Going on the basis of my teenage ambitions for my future, I was supposed to be married by now with a mortgage and baby in tow. Fast forward to my 20’s, and it seems that I couldn’t be further away from the plan I’d made for myself all those years ago.
So why is it so hard to find “the one” in 2016?
Well according to an article written by Nancy Sales for Vanity Fair, social media has killed romance and has turned the pursuit of long-term relationships into a competitive sporting game, which requires us to keep tally of how many dates we can go on in the space of a week and compete in racking up the most conquests in a month.
Suddenly romance seems redundant now. Where once romance was key to sex – whether casual or romantic – today, sex is “literally” a swipe away, forgoing the need for us to “work” at perspective relationships. Instead, we’re living in a “hook up” culture where casual relationships have our replaced our need for a long-term commitment.
Reading the Vanity Fair piece, I feel dubious about long-term connections as the article paints men as sexual sociopaths, void of any kind of emotion and desperate to evade any meaningful connections. ‘They’re just looking for hit-it-and-quit-it’. While on the flip side women are portrayed as victims of their misogynistic exploits who have in some way been forced to go along with the new rules of dating. Although I think this portrayal of women in this way is insulting – as we have just as much power and control over our dating life as men – perhaps what Sales should be saying is that “traditionally” online dating means different things to men and women – with women wanting more of an intimate experience and men craving more of a sexual release with no strings attached.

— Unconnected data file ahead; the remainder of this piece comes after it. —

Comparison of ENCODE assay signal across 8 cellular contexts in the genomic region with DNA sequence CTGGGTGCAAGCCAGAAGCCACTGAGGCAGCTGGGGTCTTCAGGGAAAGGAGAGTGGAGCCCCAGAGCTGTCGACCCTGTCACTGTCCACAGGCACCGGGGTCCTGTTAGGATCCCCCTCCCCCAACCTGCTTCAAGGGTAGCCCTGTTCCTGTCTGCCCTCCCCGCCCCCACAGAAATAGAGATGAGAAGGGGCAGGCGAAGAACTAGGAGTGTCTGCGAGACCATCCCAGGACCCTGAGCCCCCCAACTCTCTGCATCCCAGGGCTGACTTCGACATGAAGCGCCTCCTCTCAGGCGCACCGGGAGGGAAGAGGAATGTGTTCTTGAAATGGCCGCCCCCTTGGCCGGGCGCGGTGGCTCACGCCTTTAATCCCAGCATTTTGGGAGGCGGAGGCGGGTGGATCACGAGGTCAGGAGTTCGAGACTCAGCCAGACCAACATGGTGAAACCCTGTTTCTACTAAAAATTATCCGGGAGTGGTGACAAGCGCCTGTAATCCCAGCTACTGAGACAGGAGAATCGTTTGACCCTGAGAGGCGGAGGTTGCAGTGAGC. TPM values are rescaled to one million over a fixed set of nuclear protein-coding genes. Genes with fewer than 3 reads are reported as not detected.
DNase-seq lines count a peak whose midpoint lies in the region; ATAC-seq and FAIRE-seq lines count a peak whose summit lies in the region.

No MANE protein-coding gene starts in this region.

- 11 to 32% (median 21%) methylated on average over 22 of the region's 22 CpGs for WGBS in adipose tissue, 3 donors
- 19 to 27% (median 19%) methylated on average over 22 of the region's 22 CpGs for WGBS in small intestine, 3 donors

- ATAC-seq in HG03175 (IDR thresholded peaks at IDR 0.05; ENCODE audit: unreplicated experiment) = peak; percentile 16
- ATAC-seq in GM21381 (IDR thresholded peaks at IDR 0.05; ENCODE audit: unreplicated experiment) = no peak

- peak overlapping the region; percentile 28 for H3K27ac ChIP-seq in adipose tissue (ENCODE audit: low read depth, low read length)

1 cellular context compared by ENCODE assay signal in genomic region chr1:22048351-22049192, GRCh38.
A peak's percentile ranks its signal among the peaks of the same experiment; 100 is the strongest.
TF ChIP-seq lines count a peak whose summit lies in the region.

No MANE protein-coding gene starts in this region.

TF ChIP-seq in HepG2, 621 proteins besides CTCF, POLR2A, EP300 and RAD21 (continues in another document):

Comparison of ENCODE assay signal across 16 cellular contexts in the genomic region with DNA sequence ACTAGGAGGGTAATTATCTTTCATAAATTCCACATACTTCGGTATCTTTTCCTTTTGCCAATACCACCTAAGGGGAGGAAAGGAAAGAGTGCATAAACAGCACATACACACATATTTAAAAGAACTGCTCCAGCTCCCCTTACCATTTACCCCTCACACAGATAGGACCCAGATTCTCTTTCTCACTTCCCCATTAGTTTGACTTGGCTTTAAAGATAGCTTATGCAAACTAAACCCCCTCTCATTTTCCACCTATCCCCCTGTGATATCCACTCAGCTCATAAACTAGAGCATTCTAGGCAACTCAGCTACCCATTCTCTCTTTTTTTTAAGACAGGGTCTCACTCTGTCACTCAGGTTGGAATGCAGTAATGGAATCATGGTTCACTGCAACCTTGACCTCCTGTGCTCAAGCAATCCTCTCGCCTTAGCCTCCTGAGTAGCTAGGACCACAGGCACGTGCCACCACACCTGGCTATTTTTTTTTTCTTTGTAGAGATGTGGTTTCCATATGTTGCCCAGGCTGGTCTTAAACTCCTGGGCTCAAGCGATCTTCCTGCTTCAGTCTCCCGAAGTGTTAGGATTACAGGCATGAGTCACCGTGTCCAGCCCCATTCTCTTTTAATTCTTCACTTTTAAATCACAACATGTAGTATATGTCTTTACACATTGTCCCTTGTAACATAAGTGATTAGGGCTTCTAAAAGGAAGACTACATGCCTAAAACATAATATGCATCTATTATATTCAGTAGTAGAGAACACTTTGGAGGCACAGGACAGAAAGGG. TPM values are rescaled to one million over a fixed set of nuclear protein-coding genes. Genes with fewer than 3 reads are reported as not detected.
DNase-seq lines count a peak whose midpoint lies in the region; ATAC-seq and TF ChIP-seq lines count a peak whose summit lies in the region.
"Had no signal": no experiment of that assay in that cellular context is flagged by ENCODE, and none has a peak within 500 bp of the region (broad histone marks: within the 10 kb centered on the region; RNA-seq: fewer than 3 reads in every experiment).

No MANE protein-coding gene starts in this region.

While F**k Boys may work for us in our 20’s. What happens when we get to our 30’s? Will we eventually find a romantic relationship? Is it possible that digital “F**K Boys” will replace the role of a Husband?
While the latter may be an overreaction it’s hard not feel panicked, especially when as a woman I am constantly reminded that I am running out of time to settle down with “the one” and start playing the role of both domestic goddess and mother. To add to our social anxiety, we are in uncharted territory here, with no way of guessing how digital dating will evolve our attitudes toward long-term relationships.
While the space between virtual dating and real life are becoming increasingly blurred for our generation. The good news is that research has suggested that as humans we will always have a need and a desire to settle down – men included – so maybe the panic can be explained as an anxious reaction to a change in our mating protocol. Which means that we have to unlearn everything that Disney and Sex and the City taught us about courtship and relationships in an attempt to make up new conventions about sex, love and romance.
Words: Anelia Thomas